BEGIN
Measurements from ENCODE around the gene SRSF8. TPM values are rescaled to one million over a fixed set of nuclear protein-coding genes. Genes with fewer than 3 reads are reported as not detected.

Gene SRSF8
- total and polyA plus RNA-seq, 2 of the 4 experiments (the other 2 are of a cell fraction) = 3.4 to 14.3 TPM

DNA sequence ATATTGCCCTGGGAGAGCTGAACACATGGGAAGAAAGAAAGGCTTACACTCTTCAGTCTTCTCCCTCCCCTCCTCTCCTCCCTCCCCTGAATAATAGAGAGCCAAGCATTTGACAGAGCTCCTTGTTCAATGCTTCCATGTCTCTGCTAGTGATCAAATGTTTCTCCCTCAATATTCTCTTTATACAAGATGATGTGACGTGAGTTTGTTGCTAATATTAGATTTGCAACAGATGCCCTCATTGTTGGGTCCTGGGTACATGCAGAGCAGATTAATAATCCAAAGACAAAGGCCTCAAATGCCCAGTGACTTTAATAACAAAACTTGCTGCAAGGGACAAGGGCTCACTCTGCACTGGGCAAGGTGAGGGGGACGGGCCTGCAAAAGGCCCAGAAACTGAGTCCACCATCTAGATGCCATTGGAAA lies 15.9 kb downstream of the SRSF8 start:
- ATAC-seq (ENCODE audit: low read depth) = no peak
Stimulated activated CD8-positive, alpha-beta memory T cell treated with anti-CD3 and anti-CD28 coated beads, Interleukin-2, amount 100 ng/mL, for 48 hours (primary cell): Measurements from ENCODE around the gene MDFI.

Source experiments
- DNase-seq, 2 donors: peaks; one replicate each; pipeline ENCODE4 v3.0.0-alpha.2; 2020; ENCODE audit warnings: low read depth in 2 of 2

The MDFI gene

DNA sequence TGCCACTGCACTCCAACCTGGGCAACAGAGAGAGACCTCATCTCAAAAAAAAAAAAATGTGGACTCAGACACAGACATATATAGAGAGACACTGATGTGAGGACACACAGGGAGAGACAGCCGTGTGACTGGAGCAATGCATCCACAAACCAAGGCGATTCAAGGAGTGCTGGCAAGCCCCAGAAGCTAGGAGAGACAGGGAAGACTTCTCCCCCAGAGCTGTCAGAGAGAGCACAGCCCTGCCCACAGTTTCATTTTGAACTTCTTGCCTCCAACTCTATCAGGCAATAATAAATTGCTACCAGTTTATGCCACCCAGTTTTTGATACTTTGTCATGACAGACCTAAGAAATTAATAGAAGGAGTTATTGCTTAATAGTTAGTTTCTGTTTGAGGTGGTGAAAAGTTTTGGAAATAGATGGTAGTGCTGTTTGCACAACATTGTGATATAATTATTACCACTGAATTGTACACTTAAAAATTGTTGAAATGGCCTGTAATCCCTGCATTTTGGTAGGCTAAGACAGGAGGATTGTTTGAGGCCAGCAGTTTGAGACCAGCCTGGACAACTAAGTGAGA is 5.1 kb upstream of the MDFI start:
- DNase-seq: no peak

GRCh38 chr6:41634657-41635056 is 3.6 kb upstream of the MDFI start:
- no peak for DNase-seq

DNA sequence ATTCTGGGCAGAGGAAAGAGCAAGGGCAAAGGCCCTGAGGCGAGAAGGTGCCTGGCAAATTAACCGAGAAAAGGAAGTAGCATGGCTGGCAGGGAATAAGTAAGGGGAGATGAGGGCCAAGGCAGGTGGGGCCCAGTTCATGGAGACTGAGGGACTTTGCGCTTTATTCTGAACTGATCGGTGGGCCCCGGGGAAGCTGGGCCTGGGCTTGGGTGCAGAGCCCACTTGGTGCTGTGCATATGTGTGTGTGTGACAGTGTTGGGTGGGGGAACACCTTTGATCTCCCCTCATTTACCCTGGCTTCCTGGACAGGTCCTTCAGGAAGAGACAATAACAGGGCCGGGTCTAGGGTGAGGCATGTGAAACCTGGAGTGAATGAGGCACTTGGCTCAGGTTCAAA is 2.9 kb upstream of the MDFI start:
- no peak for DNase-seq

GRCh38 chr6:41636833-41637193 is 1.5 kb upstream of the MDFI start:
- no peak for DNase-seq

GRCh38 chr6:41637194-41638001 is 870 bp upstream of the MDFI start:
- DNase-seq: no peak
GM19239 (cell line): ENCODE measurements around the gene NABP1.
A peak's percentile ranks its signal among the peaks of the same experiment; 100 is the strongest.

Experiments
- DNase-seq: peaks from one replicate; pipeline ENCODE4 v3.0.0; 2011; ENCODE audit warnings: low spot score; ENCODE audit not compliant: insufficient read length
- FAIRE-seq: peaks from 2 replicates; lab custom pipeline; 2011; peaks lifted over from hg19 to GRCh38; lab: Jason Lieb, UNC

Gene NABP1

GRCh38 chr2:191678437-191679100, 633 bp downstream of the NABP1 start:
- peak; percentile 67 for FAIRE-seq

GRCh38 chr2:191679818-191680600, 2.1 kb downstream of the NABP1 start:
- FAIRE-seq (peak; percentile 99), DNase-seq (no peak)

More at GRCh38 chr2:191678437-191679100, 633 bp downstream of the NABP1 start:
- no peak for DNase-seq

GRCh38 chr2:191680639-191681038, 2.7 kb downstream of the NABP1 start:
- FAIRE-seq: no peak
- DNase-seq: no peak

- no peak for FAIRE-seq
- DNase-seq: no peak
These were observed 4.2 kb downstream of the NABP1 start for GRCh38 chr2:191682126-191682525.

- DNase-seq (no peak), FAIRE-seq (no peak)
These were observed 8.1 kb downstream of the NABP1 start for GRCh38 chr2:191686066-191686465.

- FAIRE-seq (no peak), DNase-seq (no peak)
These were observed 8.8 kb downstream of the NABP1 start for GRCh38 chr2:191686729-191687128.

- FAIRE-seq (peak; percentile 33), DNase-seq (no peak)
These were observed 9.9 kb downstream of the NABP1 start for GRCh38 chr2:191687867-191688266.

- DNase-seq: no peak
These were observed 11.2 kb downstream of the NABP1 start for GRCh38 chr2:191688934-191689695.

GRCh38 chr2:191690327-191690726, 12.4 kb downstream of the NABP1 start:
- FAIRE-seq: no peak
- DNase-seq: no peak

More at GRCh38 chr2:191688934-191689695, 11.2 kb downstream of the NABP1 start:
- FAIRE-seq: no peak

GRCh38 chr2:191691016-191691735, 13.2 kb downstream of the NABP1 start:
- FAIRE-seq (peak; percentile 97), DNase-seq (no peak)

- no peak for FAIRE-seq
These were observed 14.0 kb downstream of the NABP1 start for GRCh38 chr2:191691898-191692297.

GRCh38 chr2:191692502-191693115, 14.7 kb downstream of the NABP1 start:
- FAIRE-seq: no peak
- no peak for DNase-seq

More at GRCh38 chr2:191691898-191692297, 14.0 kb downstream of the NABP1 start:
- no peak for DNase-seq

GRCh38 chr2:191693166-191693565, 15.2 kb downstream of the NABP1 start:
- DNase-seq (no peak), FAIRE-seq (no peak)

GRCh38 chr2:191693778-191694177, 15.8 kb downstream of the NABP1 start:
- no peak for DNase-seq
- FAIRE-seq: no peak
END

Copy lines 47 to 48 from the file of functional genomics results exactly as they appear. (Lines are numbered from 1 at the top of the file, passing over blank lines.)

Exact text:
- FAIRE-seq: no peak
- DNase-seq: no peak